November 2nd, 2009

ERM Advanced by Financial Crisis

Posted at 9:00 AM ET

mango_smallDon Mango, Chief Actuary
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As expected, insurers have continued to accelerate their development of Enterprise Risk Management (ERM) practices following last year’s financial crisis. The impact to both sides of the balance sheet emphasized the importance of tracking every risk a carrier faces and protecting capital from a wide range of threats. As ERM practices evolve, clear definitions and terminology become critical. A common language and framework will facilitate process and technical innovation, improving the transfer of practices across companies and simplifying the disclosure process — all of which will lead to more accurate risk evaluation.

The financial crisis did more than highlight the need for a holistic approach to risk and capital management: it underscored the importance of disclosure. Rating agencies and regulators, in particular, are looking for greater transparency from insurers. Many are already disclosing some risk information, but in the absence of an emergent market standard, the depth and quality of disclosure varies widely. While some of the motivation seems to be compliance-oriented, effective communication about risk will become a competitive advantage.

Clear definitions of critical terms are a cornerstone of this evolution in practice. Across the industry, the terms risk profile, risk appetite and risk tolerance are used frequently, but often with inconsistent meanings. Standardization is necessary both to bring consistency to industry-wide discussions and to ensure that the remedies developed address the specific challenges that our industry faces.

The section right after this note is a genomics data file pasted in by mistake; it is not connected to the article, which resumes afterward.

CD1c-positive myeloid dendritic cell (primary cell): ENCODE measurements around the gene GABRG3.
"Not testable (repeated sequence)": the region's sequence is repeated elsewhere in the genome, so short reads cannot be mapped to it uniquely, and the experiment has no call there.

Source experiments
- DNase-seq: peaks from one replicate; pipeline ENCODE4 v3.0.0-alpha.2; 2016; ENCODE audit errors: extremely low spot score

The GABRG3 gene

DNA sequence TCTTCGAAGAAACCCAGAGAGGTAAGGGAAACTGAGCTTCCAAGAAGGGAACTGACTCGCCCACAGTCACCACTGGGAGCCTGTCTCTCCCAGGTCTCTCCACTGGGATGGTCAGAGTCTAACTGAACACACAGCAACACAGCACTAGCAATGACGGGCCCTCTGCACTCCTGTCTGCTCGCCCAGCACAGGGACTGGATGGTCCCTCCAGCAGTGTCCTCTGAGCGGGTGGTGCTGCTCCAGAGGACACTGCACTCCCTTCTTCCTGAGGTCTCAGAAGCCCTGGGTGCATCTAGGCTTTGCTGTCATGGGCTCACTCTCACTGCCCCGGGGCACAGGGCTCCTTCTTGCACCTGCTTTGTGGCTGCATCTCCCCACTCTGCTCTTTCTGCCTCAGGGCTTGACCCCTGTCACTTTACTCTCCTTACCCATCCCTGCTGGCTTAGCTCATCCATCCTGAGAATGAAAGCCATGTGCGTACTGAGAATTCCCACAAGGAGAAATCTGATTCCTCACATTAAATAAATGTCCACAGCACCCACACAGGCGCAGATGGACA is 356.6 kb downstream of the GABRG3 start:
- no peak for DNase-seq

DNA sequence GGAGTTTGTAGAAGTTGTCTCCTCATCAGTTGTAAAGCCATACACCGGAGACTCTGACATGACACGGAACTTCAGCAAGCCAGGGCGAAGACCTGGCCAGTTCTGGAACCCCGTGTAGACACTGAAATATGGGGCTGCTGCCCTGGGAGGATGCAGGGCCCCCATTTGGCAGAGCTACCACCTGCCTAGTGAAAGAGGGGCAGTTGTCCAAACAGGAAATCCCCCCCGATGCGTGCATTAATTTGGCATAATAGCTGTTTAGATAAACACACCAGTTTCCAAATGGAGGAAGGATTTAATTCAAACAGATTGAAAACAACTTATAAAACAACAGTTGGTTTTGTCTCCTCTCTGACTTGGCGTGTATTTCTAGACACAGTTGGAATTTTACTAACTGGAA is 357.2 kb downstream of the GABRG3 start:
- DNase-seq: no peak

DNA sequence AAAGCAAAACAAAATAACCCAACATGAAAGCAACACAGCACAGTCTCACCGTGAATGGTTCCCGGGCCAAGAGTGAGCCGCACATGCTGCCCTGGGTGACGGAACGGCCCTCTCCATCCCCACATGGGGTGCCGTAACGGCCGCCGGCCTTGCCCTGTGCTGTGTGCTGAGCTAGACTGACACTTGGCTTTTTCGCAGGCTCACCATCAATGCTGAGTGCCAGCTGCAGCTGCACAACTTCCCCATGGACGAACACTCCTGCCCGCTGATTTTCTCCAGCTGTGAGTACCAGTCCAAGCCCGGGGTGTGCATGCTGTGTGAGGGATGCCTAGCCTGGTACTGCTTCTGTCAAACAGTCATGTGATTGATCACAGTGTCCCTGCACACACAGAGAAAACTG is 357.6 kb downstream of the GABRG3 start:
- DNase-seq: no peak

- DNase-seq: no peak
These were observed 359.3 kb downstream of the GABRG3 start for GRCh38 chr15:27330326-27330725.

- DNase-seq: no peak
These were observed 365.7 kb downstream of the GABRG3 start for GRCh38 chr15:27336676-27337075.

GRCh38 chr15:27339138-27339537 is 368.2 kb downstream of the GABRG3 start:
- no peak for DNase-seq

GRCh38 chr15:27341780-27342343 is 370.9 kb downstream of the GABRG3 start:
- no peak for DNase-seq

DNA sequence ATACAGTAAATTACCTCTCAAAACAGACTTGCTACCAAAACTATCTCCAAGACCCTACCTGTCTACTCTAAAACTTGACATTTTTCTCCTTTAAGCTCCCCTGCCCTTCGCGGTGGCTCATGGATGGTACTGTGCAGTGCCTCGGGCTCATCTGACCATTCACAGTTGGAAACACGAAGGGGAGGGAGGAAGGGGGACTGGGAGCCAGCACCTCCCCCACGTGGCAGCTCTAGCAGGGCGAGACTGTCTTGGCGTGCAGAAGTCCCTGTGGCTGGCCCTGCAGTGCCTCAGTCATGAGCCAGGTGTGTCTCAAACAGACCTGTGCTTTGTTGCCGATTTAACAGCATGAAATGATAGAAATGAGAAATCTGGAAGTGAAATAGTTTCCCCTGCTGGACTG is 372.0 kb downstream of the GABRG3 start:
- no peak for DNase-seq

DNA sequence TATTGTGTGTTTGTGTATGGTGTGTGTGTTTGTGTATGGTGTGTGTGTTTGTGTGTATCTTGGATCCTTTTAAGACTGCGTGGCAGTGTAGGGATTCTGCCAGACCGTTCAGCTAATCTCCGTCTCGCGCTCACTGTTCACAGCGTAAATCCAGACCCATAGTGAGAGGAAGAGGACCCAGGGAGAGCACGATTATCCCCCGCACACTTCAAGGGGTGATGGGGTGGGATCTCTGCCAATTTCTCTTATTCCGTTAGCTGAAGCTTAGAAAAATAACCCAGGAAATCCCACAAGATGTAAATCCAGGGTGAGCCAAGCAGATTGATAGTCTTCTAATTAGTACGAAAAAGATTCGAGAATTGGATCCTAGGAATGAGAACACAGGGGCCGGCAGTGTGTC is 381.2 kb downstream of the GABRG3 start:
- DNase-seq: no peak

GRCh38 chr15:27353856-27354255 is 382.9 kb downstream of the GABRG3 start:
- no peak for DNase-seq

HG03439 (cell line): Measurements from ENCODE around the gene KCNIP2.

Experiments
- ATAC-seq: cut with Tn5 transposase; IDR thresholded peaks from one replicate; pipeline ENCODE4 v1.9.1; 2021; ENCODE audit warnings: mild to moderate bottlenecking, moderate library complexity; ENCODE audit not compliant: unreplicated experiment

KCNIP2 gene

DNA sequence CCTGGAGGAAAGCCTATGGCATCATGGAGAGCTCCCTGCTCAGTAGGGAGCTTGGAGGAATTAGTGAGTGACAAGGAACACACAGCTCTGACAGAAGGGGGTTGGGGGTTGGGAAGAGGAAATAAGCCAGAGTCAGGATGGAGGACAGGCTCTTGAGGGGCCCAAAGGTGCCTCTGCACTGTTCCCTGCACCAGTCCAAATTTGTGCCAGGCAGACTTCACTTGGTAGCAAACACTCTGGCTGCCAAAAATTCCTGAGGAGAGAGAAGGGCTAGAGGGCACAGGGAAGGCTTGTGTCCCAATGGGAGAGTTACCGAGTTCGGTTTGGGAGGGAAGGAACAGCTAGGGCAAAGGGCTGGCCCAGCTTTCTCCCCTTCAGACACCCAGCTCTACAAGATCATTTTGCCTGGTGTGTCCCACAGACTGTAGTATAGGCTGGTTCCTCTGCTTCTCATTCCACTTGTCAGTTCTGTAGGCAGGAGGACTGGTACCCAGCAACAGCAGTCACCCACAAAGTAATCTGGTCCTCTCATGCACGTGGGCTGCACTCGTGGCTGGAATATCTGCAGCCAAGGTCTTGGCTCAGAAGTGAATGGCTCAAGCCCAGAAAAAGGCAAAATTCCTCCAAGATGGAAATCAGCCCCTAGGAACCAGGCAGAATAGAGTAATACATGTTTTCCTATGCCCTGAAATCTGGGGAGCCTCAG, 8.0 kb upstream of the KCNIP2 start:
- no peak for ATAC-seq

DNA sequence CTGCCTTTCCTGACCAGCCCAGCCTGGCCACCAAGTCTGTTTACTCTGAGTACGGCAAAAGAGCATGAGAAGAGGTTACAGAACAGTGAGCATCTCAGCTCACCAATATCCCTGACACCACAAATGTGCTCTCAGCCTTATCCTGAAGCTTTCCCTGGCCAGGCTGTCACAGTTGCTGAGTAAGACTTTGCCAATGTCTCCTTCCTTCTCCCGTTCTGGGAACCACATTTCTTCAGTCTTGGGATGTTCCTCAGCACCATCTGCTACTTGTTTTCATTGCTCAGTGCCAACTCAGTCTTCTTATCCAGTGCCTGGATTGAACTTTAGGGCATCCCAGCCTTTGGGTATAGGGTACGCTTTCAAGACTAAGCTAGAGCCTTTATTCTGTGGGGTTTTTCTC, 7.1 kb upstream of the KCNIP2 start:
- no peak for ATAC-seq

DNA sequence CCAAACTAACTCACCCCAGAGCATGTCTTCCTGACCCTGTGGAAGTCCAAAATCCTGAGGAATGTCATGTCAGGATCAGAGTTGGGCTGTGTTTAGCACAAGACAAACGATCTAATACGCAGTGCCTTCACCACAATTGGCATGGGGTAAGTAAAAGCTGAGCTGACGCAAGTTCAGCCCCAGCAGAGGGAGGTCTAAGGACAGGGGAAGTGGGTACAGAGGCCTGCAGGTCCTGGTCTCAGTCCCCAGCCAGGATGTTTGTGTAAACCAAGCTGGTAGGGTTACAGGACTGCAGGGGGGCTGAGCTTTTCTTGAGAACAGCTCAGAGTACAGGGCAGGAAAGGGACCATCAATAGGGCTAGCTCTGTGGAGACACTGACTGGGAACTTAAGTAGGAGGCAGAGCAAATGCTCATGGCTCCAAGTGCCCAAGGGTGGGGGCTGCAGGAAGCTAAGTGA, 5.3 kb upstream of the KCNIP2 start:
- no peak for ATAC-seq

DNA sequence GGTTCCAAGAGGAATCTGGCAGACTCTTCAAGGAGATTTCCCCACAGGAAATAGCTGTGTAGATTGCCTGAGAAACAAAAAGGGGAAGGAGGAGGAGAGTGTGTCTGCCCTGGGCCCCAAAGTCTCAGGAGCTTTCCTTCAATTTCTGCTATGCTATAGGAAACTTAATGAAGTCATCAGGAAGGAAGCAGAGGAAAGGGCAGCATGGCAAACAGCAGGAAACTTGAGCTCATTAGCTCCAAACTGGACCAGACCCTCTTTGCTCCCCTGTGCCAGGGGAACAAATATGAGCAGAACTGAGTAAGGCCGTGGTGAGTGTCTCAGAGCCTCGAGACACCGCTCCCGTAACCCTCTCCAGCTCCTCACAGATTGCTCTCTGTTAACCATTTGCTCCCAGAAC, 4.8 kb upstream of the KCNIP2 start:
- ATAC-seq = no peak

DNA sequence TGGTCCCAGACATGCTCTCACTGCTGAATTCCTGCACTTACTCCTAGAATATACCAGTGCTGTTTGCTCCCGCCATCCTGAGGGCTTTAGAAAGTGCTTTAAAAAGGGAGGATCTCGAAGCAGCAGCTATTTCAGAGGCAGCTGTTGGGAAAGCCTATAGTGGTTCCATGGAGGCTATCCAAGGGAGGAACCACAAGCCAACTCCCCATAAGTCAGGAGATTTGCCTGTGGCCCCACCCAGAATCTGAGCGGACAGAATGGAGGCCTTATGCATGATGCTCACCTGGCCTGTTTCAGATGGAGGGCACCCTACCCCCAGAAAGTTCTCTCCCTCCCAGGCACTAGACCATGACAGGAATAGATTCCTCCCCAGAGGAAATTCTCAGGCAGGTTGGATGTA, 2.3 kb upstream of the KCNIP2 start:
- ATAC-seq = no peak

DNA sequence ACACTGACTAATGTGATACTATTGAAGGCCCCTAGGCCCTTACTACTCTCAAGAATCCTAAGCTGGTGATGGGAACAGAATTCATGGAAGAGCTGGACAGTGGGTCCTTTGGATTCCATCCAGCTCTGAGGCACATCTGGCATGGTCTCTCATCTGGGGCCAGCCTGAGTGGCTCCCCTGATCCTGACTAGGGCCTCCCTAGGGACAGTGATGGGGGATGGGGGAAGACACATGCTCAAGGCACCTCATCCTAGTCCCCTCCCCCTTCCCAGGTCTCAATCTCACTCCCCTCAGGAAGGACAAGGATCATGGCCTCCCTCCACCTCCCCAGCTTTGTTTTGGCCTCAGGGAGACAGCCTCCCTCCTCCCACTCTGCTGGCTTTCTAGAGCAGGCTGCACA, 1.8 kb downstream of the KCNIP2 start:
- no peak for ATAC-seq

Risk profile refers to the broad parameters a firm considers in executing its business strategy in its chosen market, i.e., the market in which it wants to participate. Risk appetite, on the other hand, is the level of uncertainty a carrier is willing to assume given the rewards that correspond to a certain risk (or set of risks), including the profit potential available and the cost to mitigate uncertainty. Finally, risk tolerance is the stated amount of risk a company is willing or able to assume in executing its business strategy — essentially, its capacity for taking on risk.

In a survey of 35 insurers and reinsurers — spanning the United States, Europe, Bermuda and the Asia-Pacific region — Guy Carpenter found that all already disclose some form of risk tolerance consideration at the enterprise or risk segment level. From our original survey in April 2009 to the update conducted this fall, we found an increase in disclosure, indicating that this is a growing priority in the industry.

Most firms disclosed the method used for measuring their overall risk, but not the resulting amounts or implied levels of capital adequacy. Stress testing and Value at Risk (VaR) were the most common methods of determining risk tolerance. Market and asset risk — as measured with some form of VaR, maximum loss or percent impairment threshold — were the most common types of risk disclosed. European carriers tended to publish more structural ERM information, with those in the Asia-Pacific region preferring to disclose the least. Bermuda is now relatively close to Europe in this regard, a substantial change from our April results.

There is no doubt that ERM-related disclosures are increasing, due in large part to the events of September 2008. Pressure from regulators and rating agencies for transparency is a significant reason, but over time, the motivation will shift to competitive advantage. Disclosure will differentiate those carriers with greater risk management capabilities, translating to a better overall handle on their portfolios and better expected performance. Transparency and a willingness to communicate about risk will demonstrate commitment to the prudent deployment of capital.

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